by Dr. Ugadda B. Kidden [i]
There was a storm coming and the old man had fallen asleep. Or perhaps he had died. He had been speaking about drums and how to tighten them so they would speak in a deeper voice when his eyes had closed. There was no way to tell if he was asleep or dead. Had there been chicken feathers from a sacrifice to hold under the old man’s nose the boy would have done so.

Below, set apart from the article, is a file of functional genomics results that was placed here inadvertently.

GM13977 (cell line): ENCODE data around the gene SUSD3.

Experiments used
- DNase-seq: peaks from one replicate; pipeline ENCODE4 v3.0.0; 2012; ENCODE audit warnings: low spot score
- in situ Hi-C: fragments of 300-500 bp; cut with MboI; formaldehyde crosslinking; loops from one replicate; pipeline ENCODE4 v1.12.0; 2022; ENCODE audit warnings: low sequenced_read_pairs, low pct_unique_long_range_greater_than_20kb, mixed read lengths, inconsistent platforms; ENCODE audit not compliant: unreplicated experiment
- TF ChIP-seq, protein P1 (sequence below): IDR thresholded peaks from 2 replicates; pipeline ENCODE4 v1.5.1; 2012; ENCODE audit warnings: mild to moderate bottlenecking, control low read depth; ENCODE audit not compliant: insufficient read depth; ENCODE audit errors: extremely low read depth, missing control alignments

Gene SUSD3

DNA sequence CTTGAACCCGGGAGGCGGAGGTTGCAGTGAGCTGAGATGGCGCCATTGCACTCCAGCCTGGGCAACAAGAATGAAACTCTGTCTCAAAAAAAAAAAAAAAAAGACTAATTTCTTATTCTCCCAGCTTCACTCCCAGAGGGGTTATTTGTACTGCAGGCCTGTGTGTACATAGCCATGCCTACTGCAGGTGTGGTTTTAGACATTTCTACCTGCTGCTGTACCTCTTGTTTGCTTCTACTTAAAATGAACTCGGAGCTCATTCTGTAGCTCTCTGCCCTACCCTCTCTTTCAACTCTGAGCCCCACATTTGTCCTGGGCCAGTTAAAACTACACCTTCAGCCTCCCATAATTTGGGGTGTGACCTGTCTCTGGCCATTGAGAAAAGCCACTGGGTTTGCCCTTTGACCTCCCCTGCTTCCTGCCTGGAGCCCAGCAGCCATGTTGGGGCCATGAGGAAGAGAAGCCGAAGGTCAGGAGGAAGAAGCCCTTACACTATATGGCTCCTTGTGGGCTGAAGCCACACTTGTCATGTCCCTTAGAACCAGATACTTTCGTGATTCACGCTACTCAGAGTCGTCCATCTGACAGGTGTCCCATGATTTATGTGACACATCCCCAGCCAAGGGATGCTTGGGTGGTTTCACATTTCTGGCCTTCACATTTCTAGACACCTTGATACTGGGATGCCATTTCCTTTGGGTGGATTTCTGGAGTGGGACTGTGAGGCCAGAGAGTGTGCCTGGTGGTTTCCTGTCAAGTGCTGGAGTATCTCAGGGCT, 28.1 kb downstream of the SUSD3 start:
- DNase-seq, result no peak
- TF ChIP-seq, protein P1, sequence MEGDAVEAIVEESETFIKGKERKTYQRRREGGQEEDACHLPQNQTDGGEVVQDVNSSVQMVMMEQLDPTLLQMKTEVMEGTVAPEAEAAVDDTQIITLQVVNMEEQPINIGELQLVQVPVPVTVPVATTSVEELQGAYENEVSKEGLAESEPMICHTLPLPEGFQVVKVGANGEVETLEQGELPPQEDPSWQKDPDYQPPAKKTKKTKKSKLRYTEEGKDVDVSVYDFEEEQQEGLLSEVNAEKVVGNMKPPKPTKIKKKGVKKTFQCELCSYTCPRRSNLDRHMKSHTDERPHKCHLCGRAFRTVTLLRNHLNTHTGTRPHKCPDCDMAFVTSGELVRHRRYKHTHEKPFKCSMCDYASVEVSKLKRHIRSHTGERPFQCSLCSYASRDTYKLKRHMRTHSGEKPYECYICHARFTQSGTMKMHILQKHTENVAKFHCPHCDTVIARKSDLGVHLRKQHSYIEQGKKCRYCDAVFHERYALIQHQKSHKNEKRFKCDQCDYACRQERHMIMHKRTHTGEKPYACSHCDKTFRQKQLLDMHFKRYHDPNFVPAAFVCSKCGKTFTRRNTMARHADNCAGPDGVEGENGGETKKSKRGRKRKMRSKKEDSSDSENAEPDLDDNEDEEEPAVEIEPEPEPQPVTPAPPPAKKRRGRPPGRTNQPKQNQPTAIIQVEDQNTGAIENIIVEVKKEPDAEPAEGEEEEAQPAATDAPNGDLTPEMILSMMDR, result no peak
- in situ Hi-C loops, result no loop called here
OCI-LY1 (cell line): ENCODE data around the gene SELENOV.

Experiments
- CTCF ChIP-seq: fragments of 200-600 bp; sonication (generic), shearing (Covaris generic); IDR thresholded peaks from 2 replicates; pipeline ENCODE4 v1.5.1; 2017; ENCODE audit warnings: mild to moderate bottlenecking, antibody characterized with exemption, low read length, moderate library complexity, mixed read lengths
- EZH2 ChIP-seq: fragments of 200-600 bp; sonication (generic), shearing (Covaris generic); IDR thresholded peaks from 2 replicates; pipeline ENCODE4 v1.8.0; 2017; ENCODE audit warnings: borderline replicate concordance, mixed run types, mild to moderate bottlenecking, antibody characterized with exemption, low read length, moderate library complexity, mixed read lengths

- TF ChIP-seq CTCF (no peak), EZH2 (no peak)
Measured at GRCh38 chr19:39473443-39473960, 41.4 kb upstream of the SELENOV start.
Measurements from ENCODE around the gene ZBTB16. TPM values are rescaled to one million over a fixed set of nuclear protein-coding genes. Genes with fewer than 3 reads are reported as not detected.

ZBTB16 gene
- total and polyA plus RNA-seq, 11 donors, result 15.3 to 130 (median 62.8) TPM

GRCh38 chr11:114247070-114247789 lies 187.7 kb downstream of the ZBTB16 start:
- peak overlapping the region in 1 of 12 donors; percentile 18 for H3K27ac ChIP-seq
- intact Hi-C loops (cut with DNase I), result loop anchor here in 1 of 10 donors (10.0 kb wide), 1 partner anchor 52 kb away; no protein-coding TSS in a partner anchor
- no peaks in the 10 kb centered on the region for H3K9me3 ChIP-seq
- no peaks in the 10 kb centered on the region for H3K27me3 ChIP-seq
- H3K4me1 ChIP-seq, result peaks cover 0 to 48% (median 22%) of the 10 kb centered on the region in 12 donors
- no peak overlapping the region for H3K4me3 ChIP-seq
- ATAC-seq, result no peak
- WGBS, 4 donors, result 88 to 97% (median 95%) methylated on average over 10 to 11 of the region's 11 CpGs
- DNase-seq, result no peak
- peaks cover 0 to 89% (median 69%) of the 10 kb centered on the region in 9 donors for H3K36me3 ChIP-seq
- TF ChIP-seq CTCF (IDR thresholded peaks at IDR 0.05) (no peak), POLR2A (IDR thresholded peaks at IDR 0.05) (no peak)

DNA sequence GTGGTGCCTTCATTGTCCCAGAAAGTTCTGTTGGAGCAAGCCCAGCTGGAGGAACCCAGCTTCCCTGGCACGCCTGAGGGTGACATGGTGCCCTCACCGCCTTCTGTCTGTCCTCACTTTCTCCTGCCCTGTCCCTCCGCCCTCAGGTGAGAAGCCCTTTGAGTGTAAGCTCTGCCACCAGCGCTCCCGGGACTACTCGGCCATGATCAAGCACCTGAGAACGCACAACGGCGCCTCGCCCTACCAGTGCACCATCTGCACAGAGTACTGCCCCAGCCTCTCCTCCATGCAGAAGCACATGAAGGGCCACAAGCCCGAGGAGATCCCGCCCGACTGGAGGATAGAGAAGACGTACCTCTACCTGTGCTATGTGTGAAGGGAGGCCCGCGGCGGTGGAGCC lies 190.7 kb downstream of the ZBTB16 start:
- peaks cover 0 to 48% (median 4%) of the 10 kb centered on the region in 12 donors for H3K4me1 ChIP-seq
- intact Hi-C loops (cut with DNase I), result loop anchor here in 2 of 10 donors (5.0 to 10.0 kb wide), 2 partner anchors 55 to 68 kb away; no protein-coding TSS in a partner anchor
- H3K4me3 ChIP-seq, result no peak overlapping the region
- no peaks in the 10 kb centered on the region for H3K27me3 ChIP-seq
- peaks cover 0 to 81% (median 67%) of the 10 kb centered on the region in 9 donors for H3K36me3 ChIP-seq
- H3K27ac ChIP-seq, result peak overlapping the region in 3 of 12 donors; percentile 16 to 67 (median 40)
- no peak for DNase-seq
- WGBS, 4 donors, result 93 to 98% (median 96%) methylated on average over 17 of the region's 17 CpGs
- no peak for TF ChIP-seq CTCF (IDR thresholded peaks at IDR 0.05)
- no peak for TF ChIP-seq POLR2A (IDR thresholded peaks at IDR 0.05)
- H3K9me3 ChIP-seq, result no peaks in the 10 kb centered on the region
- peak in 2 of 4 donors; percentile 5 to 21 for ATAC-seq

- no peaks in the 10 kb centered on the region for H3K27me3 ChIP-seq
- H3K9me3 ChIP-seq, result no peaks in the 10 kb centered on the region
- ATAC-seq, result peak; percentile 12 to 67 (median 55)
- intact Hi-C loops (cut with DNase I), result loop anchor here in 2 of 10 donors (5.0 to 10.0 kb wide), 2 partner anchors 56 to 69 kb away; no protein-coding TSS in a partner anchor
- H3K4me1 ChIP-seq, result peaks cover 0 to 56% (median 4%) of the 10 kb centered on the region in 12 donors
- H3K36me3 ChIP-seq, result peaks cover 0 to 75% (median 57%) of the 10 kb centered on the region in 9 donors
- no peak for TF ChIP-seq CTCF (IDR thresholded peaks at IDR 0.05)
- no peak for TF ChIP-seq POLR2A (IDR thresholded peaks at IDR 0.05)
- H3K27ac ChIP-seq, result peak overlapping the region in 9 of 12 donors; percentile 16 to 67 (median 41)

The air was still; the in-between stillness before a storm. Stillness that held silence, the silence of the old man.
Perhaps he should carry him to shelter? He was small and light enough. But there was no shelter near; only the base of the trees beneath which they sat.
He moved as close as he could. The knees of his crossed legs pressed against the old man’s. He curled forward until their heads touched. He drew his brightly colored cloak over both of them and waited. A storm was coming.
[i] He’s not a real doctor.